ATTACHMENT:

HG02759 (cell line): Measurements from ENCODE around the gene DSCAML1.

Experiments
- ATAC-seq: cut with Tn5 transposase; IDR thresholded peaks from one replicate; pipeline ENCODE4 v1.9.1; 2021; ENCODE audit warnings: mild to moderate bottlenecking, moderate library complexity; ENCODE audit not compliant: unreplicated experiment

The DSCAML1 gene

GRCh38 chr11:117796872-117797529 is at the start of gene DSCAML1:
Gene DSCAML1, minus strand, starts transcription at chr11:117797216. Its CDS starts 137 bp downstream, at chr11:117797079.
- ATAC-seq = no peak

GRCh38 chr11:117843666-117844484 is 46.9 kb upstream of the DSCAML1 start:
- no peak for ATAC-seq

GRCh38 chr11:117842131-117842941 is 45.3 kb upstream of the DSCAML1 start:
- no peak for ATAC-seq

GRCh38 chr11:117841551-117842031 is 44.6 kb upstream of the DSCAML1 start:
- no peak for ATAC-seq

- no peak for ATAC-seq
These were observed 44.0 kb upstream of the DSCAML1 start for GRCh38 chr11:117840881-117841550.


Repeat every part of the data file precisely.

HG02759 (cell line): Measurements from ENCODE around the gene DSCAML1.

Experiments
- ATAC-seq: cut with Tn5 transposase; IDR thresholded peaks from one replicate; pipeline ENCODE4 v1.9.1; 2021; ENCODE audit warnings: mild to moderate bottlenecking, moderate library complexity; ENCODE audit not compliant: unreplicated experiment

The DSCAML1 gene

GRCh38 chr11:117796872-117797529 is at the start of gene DSCAML1:
Gene DSCAML1, minus strand, starts transcription at chr11:117797216. Its CDS starts 137 bp downstream, at chr11:117797079.
- ATAC-seq = no peak

GRCh38 chr11:117843666-117844484 is 46.9 kb upstream of the DSCAML1 start:
- no peak for ATAC-seq

GRCh38 chr11:117842131-117842941 is 45.3 kb upstream of the DSCAML1 start:
- no peak for ATAC-seq

GRCh38 chr11:117841551-117842031 is 44.6 kb upstream of the DSCAML1 start:
- no peak for ATAC-seq

- no peak for ATAC-seq
These were observed 44.0 kb upstream of the DSCAML1 start for GRCh38 chr11:117840881-117841550.